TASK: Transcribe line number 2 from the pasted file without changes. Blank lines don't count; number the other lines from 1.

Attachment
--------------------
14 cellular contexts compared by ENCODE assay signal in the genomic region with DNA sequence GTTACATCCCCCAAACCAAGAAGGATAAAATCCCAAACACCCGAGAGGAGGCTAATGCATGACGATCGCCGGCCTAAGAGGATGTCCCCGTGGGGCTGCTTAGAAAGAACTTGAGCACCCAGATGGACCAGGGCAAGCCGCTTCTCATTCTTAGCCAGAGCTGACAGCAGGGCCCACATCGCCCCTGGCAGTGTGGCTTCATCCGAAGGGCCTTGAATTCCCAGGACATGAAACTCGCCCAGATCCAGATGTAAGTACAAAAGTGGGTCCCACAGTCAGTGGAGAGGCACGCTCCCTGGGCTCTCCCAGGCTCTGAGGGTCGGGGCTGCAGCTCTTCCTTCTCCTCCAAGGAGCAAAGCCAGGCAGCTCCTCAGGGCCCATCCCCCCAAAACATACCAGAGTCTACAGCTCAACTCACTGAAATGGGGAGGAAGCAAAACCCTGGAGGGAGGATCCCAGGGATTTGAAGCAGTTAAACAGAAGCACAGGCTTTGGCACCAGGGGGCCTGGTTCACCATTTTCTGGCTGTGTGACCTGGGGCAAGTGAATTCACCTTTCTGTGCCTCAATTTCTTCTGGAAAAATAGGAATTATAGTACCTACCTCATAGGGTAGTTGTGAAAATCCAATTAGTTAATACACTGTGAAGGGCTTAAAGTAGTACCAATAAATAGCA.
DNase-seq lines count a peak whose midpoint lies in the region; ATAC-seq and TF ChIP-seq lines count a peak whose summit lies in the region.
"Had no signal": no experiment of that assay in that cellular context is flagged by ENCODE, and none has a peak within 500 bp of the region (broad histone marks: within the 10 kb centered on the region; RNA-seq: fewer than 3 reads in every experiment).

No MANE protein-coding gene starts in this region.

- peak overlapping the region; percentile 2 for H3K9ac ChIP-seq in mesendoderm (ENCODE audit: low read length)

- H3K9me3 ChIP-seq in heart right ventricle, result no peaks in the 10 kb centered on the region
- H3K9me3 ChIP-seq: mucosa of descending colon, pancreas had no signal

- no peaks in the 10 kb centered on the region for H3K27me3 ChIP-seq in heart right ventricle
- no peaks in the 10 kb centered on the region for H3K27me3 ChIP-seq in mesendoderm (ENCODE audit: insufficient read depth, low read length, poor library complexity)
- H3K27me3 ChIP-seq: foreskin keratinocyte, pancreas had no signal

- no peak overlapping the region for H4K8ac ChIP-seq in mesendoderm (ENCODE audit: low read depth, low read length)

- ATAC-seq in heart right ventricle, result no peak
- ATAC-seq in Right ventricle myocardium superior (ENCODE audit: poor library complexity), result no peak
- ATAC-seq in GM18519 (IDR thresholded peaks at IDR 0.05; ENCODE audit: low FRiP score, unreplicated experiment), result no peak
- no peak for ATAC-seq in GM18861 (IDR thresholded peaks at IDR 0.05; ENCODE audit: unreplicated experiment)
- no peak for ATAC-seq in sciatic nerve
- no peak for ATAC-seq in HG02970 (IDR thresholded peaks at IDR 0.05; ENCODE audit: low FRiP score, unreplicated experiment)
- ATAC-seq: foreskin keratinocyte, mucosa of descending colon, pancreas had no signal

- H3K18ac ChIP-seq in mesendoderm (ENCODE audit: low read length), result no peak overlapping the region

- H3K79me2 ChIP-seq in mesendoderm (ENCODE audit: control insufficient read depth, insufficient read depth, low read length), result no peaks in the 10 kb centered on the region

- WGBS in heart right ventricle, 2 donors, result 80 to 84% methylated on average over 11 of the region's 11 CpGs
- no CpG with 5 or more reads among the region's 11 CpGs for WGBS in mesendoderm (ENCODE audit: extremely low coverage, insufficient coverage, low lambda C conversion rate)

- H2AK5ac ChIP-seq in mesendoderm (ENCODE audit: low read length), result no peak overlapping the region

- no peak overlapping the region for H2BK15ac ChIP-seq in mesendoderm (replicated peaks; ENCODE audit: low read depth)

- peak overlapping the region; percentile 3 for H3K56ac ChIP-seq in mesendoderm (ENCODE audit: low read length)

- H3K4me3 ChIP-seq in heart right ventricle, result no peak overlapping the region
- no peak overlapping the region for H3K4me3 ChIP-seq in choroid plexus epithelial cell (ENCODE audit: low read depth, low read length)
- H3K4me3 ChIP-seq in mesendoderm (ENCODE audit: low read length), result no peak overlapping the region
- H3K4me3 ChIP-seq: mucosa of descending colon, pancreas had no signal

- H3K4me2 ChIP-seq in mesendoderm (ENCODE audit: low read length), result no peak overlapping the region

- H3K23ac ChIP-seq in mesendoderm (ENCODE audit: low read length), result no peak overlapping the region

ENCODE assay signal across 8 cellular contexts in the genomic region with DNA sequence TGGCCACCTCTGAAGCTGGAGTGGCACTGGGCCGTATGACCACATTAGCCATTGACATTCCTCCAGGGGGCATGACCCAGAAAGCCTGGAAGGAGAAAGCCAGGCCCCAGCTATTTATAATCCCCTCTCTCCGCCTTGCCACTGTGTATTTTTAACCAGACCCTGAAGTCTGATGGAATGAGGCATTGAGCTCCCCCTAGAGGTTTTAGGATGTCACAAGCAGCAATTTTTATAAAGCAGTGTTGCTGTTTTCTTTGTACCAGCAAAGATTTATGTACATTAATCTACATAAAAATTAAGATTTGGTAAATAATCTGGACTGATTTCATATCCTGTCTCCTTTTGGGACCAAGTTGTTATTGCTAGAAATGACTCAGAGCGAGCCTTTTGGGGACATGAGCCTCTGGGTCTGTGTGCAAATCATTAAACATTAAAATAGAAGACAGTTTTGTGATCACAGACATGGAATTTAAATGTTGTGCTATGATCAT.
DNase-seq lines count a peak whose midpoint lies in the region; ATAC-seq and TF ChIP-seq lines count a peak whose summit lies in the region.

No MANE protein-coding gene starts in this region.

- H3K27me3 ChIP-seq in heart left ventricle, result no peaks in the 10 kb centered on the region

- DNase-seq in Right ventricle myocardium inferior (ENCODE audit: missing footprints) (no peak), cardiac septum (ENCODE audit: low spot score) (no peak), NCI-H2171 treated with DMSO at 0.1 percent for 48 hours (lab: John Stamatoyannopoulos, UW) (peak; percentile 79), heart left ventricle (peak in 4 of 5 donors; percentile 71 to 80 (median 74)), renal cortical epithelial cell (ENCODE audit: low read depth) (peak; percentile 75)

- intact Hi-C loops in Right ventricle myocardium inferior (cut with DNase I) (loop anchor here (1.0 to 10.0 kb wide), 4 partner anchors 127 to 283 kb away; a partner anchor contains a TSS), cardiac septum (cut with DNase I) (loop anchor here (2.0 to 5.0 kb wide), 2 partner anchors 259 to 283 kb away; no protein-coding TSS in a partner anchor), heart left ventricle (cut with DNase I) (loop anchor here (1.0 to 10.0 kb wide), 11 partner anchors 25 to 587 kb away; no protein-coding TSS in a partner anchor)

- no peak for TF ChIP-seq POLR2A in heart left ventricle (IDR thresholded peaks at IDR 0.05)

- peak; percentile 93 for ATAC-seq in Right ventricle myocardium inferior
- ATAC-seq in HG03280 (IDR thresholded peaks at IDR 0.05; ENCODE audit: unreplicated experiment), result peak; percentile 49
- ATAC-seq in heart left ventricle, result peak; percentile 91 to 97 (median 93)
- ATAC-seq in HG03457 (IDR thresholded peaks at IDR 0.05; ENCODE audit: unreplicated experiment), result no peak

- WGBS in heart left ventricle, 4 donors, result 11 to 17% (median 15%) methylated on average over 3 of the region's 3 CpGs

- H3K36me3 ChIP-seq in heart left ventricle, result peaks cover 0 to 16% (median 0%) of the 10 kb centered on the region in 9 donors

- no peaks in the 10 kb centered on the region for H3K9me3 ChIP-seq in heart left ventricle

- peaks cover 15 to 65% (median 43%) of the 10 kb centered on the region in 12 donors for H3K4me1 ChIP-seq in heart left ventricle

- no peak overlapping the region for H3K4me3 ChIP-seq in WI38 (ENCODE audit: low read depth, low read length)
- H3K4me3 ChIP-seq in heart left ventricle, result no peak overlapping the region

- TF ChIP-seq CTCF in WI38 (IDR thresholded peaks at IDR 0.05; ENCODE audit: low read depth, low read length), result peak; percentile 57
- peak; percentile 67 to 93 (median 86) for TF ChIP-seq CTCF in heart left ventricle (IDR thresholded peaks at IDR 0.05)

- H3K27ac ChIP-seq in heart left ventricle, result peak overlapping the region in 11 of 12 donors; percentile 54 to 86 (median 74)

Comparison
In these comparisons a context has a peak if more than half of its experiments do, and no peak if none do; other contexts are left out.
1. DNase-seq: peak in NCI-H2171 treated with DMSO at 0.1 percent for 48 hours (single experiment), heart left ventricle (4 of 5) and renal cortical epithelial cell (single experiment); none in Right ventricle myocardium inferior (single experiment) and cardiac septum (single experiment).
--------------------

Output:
DNase-seq lines count a peak whose midpoint lies in the region; ATAC-seq and TF ChIP-seq lines count a peak whose summit lies in the region.